The World Bank said on Wednesday that the Gulf Cooperation Council (GCC) economies will likely grow by a total of 2.2% this year after a 4.8% contraction last year due to the pandemic and low oil prices.
“With recent progress made with the global rollout of the COVID-19 vaccine and with production and trade rebounding worldwide, the prospects for economic recovery are stronger now than they were at the end of last year,” The World Bank said in a report.
“Although downside risks remain, the forecast stands for an aggregate GCC economic turnaround of 2.2% in 2021 and an annual average growth of 3.3% in 2022–23.”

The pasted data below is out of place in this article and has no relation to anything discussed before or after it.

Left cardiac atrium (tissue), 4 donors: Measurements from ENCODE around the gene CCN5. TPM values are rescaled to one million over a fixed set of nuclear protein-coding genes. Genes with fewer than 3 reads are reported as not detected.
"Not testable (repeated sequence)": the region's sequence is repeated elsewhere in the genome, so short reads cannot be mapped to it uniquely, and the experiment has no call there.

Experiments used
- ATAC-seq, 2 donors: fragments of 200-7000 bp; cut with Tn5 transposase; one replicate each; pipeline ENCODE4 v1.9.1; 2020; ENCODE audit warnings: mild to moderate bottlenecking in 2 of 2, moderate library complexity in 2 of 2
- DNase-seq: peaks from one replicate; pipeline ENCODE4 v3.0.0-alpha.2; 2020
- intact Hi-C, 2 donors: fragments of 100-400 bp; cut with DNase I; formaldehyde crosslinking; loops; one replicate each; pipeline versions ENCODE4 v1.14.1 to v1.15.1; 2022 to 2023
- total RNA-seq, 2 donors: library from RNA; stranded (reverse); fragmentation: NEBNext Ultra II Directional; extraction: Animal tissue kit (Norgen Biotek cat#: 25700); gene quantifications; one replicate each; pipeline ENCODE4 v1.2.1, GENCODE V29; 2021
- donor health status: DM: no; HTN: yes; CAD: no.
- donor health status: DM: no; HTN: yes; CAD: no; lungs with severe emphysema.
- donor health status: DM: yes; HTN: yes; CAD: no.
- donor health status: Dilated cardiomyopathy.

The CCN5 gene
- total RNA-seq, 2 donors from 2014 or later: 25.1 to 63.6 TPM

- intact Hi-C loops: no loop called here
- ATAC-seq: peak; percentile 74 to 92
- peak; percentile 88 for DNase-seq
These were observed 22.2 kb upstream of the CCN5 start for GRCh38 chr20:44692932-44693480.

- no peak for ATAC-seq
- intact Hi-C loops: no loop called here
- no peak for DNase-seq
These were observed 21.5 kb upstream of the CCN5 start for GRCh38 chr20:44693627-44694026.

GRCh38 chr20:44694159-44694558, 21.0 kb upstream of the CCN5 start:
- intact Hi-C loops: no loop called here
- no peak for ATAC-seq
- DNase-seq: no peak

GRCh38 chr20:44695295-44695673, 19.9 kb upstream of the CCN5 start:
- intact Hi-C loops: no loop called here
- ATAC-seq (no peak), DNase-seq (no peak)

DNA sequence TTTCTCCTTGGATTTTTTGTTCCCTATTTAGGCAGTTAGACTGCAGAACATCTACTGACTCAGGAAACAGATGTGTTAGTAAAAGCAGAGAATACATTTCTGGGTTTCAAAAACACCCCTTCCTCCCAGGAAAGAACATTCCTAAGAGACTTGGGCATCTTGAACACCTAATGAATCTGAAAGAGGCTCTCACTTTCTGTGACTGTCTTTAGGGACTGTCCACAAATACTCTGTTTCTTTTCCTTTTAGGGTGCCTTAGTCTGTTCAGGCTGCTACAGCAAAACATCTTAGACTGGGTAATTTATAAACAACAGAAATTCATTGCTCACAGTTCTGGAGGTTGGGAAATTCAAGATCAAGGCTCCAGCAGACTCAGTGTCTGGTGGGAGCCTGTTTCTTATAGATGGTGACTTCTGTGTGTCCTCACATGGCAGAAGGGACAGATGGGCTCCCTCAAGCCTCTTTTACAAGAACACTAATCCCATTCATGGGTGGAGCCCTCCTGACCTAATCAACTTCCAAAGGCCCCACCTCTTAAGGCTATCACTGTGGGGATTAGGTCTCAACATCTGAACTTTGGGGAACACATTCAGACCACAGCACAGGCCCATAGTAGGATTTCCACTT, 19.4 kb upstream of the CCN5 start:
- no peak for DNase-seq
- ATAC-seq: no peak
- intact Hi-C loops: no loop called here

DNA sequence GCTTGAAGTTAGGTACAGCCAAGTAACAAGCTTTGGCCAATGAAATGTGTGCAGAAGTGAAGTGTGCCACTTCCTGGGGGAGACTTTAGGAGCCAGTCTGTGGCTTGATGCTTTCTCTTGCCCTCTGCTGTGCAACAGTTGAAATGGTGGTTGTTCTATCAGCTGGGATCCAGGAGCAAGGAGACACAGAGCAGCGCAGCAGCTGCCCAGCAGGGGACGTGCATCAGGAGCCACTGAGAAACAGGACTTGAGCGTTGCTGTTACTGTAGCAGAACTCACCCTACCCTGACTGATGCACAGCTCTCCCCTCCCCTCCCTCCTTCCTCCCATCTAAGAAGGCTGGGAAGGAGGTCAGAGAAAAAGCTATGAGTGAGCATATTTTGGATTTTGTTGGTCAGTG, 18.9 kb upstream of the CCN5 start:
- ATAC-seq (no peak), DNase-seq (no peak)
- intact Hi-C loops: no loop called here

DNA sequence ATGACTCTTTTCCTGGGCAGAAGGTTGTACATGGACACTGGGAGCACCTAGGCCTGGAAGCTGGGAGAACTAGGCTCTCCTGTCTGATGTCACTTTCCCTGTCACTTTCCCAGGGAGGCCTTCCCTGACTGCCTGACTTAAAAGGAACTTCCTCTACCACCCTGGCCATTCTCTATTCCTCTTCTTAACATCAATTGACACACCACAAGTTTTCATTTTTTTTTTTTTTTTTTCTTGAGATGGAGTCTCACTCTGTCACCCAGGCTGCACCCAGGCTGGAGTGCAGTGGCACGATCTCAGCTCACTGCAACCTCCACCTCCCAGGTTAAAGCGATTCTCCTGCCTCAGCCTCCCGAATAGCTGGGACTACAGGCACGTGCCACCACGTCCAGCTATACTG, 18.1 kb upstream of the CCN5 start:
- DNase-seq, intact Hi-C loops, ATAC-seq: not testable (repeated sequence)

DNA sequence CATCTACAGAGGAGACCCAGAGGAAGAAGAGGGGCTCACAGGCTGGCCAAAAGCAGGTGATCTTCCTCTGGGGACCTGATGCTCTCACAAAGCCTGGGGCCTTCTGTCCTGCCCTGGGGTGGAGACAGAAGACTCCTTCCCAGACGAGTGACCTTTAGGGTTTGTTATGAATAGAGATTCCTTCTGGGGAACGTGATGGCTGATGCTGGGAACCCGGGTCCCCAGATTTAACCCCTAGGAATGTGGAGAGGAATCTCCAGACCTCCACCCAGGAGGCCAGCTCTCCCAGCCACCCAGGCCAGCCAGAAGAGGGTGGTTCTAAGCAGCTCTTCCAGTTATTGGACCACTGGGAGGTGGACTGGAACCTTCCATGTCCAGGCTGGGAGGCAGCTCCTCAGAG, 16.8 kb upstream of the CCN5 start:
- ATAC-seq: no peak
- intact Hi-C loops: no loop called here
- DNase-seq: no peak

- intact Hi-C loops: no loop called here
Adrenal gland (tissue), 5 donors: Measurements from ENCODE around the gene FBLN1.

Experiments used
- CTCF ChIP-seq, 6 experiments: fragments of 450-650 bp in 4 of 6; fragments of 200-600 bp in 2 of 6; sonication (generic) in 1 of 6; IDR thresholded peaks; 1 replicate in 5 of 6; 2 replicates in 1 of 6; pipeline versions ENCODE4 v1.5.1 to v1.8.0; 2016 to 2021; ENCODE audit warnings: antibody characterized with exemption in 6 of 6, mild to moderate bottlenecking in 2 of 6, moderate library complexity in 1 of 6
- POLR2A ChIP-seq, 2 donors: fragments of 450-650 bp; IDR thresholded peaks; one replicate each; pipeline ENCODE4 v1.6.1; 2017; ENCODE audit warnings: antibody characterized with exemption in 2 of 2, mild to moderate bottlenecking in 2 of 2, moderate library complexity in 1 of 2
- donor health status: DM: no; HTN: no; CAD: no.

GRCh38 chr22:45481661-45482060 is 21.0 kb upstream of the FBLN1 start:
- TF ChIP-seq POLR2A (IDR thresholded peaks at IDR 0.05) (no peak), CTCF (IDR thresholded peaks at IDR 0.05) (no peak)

The World Bank said it remains vital for the Gulf Cooperation Council countries, including Bahrain, Kuwait, Oman, Qatar, Saudi Arabia and the United Arab Emirates, to diversify their economies, with oil revenues accounting for more than 70% of total government revenues in most countries in the block.
Kuwait and Qatar are expected to impose value-added tax (VAT) this year, similar to other GCC countries that have implemented a revenue diversification measure at various stages over the past years.